Nothing Added - Processed foods have many additions to improve taste, colour and consistency, with added fat, sugar, vitamins, preservative, salt and anti-caking agents.
Whole Grains have Multiple Benefits - While most people think that the benefits of whole grains are mostly related to fiber, whole grains contain wheat germ that is a rich source of minerals, vitamins, and phytochemical compounds that are beneficial for health. Recent research has shown that eating whole-grain foods lowered the levels of insulin and glucose in the blood and may contribute to reducing the risk of type 2 diabetes.
Simple Ways to Add Whole Foods to Your Diet
Preheat the oven to 400 degrees F (200 degrees C). Grease and line muffin tins with paper liners. Add the flours, salt, baking soda, baking powder and orange zest to a large mixing bowl and mix well. Then, toss the fresh blueberries in the flour. Lightly beat the eggs in a separate medium-size mixing bowl, whisking in the canola oil, orange juice, buttermilk, brown sugar and vanilla. Then, transfer the wet ingredients into the dry ingredients in the large bowl and fold until most of the flour is just incorporated. Divide the batter into the greased and lined muffin cups. Bake for 12-15 minutes, until the muffins start to turn golden brown around the edges.
Dissolve the yeast in 4 cups of warm water in a large bowl. Set aside for a few minutes until the yeast starts to bubble. Add the lecithin, seeds, oats and wheat bran and stir to combine well. Then, gradually add the barley, buckwheat and rye flours to the mixture, in batches of a half cup, stirring between additions. Then, mix through the whole-wheat flour, adding one cup at a time. Sprinkle in the salt and mix until a ball of dough is formed. Transfer the dough ball to a board or counter top and knead vigorously for 10-15 minutes, until the dough is elastic, springy, smooth and not too sticky. Make the initial rise by coating the outside of the ball of dough with a little oil, placing back into the mixing bowl and covering with a wet towel or plastic wrap. Float the bowl in warm water in your sink, or set the bowl aside in a warm place. Let it rise until doubled in size, about 20-35 minutes. Then, knead the dough a little and carefully cut the dough into 2-3 equal size pieces. Place each piece into a greased loaf pan. Set the pans aside for the dough to rise to the top of the pans. Bake at 300 degrees F (150 degrees C) for 45-60 minutes. Then, remove the pans from the oven and turn the bread loaves out onto a rack, to cool the loaves. Serve warm. These loaves also freeze very well.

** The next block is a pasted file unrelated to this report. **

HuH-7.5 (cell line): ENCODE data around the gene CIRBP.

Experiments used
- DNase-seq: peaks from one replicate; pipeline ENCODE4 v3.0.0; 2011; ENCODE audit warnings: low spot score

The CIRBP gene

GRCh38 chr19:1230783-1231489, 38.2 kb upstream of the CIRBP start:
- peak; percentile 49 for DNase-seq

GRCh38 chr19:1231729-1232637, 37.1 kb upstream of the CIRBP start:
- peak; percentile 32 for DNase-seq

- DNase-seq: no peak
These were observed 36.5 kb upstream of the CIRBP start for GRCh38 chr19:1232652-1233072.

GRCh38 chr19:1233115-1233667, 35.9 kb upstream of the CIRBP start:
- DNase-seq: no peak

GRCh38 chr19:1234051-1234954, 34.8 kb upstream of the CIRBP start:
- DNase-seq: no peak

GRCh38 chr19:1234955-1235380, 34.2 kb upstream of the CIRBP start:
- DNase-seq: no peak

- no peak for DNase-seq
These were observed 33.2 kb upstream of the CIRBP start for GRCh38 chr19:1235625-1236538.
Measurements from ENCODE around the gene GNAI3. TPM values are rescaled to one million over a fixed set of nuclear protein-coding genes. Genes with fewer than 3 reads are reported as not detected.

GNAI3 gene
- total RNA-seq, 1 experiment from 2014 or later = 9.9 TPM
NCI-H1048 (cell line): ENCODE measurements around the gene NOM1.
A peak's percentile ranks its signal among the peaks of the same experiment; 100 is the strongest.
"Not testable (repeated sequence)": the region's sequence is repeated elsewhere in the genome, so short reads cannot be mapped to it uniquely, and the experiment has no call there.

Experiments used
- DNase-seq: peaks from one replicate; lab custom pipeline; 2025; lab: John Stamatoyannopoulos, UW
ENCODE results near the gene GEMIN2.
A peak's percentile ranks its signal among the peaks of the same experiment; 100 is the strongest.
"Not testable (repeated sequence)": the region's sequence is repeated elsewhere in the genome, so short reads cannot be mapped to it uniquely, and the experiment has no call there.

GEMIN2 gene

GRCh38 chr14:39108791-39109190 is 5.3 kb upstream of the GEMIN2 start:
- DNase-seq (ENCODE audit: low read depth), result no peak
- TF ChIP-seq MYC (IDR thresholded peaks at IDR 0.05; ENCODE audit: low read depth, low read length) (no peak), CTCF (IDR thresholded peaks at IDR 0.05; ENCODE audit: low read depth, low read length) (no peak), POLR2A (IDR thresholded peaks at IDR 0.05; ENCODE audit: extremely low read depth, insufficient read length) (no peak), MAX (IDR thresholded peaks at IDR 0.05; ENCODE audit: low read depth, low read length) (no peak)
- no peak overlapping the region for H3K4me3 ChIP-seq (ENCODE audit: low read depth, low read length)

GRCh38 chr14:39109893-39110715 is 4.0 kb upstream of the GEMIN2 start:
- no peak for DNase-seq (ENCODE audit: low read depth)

Bring the water to a boil in a medium-size saucepan. Add the rice and stir while water returns to a boil. Cover the pan, lower the heat to very low and cook until all the water has been absorbed (generally about 30-40 minutes). While the rice is cooking, combine the oil, tomatoes, feta cheese, garlic, and oregano in a separate bowl and mix to combine. Then, fold this mixture through the rice and add the spinach, basil and lemon juice. Mix again, season with salt and freshly ground black pepper and serve.
Add the washed brown rice to the water with a pinch of salt in a moderate-sized sauce pan. Bring to the boil and then reduce the heat to very low, cover the pan and cook via absorption method until rice is tender (about 25-30 minutes). Remove the saucepan from the heat and set aside. Heat some oil in a medium size frying pan over moderate heat. Add the ginger, garlic, cabbage and red pepper and fry until the peppers and cabbage soften a little. Mix this mixture through the cooked rice and add the soy sauce, sesame oil, scallions and salt and pepper to taste. Then, the white of one egg and 1 tablespoon flour and mix well. Adjust the mixture by adding extra flour or water until the dough can be shaped into a ball that stays together. To cook the pancakes take small balls of dough, add to a hot dry griddle and flatten gently with a spatula. Fry each side for about 2 minutes until the pancake is firm and cooked inside.
Wash the quinoa in a sieve using cold running water and then add to 1 1/4 cups boiling water in a pan. Cover, and simmer gently for 15-20 minutes. Remove from heat, stir with a fork and set aside to cool. Next, cook the couscous by adding to boiling water in a medium-size bowl. Cover and set aside for about 10 minutes and the fluff with a fork to release some steam. Then, add the quinoa to the couscous, and mix thoroughly to 'dry' the grains and ensure they are separated.
Next, lightly toast the seeds in a dry frying pan until they start to release their fragrance. Then, cool the seeds and grind with a mortar and pestle. Stir the spices and remaining ingredients through the quinoa and couscous. Cool in the refrigerator and serve cold with the garnish on pieces of toasted pita bread.